Many bettors may have heard about the new UK Gaming Commission law and are wondering what exactly that's all about and how it will affect them. After all Pinnacle Sports has announced that UK bettors are no longer permitted to wager on their site and many other companies seem to be set to follow.
The issue stems back several years when the UK government announced that it was tired of companies trying to skirt paying UK taxes by moving their online gaming operations offshore. The government always charged a tax on gross profits to companies located in the UK, but had no way of collecting from sites that moved their operations to places like Gibraltar, Malta or Antigua. As a result companies like Victor Chandler, William Hill and Ladbrokes continued to locate their headquarters in the UK but accepted online wagers in tax free jurisdictions in an effort to avoid paying taxes to the government. Originally the UK government was going to try and force UK based companies to return to the British mainland and set up operations there if they wanted to continue to cater to the UK market (similar to what France and Germany have done) but in the end they realized they could face a serious free trade complaint if they used this method. So instead they decided to institute a new licensing and tax program, while allowing companies to remain offshore. The new licensing and tax scheme only relates to bets accepted from UK residents and applies to all companies that want to accept wagers from UK residents.
First, the companies must acquire a UK Gaming Commission (UKGC) license. The deadline to apply for the license was September 16th and the fees were based on the type of wagering offered (sports, poker, casino, bingo etc.) as well as the expected revenue generated from UK based bets. The UK allowed all companies to keep their other licenses from Gibraltar, Alderney etc. for bets from other parts of the world but the betting company had to also have a UKGC license. The law goes into place on October 1st, so any companies providing bets to UK residents without a UKGC license on that day is breaking the law. The second part of the scheme calls for all companies to pay a 15 percent point of consumption tax based on gross profits. Thus, whether a company is taking bets in Alderney, Gibraltar, Malta or even Antigua they are required to pay 15% of profits from UK based bets to the government. This tax goes into effect on the first of December.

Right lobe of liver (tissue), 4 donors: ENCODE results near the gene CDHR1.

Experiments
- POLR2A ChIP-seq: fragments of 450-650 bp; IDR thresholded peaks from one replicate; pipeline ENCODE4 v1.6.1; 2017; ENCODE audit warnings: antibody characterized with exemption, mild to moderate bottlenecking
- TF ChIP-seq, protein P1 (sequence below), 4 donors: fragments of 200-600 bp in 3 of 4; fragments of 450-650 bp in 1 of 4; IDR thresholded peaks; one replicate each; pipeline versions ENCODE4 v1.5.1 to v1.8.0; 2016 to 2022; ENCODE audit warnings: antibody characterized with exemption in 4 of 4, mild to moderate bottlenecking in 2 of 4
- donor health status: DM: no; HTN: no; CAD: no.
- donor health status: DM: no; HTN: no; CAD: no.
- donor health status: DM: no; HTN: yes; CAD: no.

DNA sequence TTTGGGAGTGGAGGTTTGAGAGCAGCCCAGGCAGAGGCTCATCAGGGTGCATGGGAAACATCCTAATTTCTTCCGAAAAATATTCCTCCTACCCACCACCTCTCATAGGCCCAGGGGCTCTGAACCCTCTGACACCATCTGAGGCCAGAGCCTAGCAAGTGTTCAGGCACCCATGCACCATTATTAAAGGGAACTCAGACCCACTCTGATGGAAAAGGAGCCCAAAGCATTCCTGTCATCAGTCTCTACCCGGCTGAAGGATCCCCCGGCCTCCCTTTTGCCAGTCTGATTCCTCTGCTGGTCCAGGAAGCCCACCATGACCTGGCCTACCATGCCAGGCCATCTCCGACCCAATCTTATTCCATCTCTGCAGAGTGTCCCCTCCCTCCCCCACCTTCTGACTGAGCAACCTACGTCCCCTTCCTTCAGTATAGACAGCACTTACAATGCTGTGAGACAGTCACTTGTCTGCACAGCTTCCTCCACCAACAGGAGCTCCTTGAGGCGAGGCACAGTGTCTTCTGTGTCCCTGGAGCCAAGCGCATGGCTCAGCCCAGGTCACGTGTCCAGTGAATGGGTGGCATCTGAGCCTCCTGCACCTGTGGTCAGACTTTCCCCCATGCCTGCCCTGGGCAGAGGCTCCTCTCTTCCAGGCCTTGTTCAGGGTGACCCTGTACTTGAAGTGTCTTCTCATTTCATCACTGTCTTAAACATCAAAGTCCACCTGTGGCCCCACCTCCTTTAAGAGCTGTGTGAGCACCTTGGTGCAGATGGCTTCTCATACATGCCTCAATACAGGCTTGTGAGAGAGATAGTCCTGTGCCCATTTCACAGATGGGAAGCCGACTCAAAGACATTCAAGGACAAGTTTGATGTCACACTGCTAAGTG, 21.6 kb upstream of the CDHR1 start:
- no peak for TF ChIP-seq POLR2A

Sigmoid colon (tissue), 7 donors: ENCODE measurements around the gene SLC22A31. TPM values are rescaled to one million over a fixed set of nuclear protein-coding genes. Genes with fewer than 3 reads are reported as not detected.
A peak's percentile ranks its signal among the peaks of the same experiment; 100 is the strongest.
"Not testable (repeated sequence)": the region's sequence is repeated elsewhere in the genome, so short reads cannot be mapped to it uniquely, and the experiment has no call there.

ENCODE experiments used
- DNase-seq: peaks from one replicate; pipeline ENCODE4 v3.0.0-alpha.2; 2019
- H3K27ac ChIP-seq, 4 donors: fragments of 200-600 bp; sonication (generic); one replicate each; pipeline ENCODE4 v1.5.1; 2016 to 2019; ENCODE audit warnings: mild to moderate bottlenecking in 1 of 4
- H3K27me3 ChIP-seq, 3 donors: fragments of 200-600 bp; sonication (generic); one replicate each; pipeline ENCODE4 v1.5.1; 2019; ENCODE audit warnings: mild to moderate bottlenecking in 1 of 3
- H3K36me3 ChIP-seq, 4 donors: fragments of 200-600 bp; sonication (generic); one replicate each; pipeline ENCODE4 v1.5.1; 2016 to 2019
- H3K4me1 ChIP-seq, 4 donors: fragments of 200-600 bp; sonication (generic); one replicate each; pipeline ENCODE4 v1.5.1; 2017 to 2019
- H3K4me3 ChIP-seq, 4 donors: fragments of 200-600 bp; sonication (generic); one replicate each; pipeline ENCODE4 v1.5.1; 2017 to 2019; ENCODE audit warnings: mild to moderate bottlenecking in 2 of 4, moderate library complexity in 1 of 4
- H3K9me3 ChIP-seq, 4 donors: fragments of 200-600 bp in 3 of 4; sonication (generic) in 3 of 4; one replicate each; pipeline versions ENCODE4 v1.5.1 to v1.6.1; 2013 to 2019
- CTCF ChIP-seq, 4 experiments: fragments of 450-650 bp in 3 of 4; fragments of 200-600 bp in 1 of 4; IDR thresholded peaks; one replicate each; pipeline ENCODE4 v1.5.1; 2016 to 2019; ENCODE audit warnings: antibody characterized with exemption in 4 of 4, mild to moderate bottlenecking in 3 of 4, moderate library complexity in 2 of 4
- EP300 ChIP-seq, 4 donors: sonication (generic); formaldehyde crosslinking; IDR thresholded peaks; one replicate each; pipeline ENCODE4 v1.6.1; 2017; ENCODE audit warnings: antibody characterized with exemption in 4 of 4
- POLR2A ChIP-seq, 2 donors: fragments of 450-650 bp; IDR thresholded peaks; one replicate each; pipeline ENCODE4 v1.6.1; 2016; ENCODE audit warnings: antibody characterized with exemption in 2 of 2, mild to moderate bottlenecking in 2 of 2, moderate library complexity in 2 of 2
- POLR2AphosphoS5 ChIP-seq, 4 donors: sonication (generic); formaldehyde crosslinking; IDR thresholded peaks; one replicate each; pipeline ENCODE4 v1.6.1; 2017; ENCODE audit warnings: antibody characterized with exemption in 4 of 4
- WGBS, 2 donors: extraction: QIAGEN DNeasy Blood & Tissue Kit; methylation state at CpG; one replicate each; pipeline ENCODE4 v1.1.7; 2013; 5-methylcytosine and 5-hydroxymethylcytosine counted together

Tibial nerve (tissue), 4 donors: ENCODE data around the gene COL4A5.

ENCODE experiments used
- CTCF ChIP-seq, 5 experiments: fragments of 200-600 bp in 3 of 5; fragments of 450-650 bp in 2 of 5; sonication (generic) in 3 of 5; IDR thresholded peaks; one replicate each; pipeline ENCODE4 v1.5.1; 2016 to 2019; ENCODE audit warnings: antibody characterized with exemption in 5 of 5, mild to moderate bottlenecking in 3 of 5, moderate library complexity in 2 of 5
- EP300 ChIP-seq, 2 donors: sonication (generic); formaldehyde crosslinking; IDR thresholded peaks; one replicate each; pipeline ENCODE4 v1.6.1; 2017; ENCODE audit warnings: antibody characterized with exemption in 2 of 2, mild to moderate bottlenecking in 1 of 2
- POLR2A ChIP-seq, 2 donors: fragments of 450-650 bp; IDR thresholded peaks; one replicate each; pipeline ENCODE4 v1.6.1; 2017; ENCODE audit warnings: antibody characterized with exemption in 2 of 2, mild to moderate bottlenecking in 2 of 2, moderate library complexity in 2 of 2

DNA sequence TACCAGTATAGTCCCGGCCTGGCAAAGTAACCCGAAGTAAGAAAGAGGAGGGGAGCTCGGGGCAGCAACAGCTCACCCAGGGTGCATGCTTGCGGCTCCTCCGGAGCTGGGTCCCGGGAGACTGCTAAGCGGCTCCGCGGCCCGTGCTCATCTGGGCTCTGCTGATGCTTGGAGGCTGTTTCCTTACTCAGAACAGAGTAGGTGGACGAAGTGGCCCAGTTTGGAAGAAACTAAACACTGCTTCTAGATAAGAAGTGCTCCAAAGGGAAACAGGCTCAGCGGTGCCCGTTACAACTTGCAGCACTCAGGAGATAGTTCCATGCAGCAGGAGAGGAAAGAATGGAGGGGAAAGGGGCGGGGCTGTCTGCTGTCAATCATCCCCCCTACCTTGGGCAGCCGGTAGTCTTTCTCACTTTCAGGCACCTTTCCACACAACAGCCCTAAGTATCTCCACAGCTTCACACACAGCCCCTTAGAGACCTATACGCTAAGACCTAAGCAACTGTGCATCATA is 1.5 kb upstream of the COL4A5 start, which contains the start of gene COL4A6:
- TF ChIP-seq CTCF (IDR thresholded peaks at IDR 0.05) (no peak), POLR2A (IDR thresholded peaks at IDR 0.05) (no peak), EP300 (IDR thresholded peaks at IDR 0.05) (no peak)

Not surprisingly many offshore jurisdictions were crying foul since they would lose that part of the revenue that would stay in the country and go to those governments. Double taxation is not allowed and many companies would likely leave the jurisdictions they are located in and move back to the British mainland unless those jurisdictions agreed to change their fee structure to take into account the new costs and taxes those companies would have to pay to the UKGC. The Gibraltar Gaming Commission was the first to launch a lawsuit with the EU over the new licensing and tax scheme and while Victor Chandler and a few other companies joined the suit, William Hill and Ladbrokes decided not to do anything. Instead they just said they are a British company and the new tax is just a cost of doing business. Not surprisingly Bet365, one of the largest sports betting companies in the world, is reaping the biggest benefits since they have always had their operations in the UK and have already created a betting structure that satisfies the current British law.
Another facet to the new scheme is that advertising and promotions will be limited only to companies that abide by the new law and the old "white list" will become obsolete. As a result the ability to advertise and promote in the UK will have nothing to do with the regulations of the jurisdiction the company is physically located in. This is just another nail in the coffin of Antigua who went out of their way to be put on the white list figuring it would give one more reason for companies to still operate there. Now with the onus for compliance to UKGC regulations being on the company it just provides one less reason for companies to obtain an Antiguan gambling license.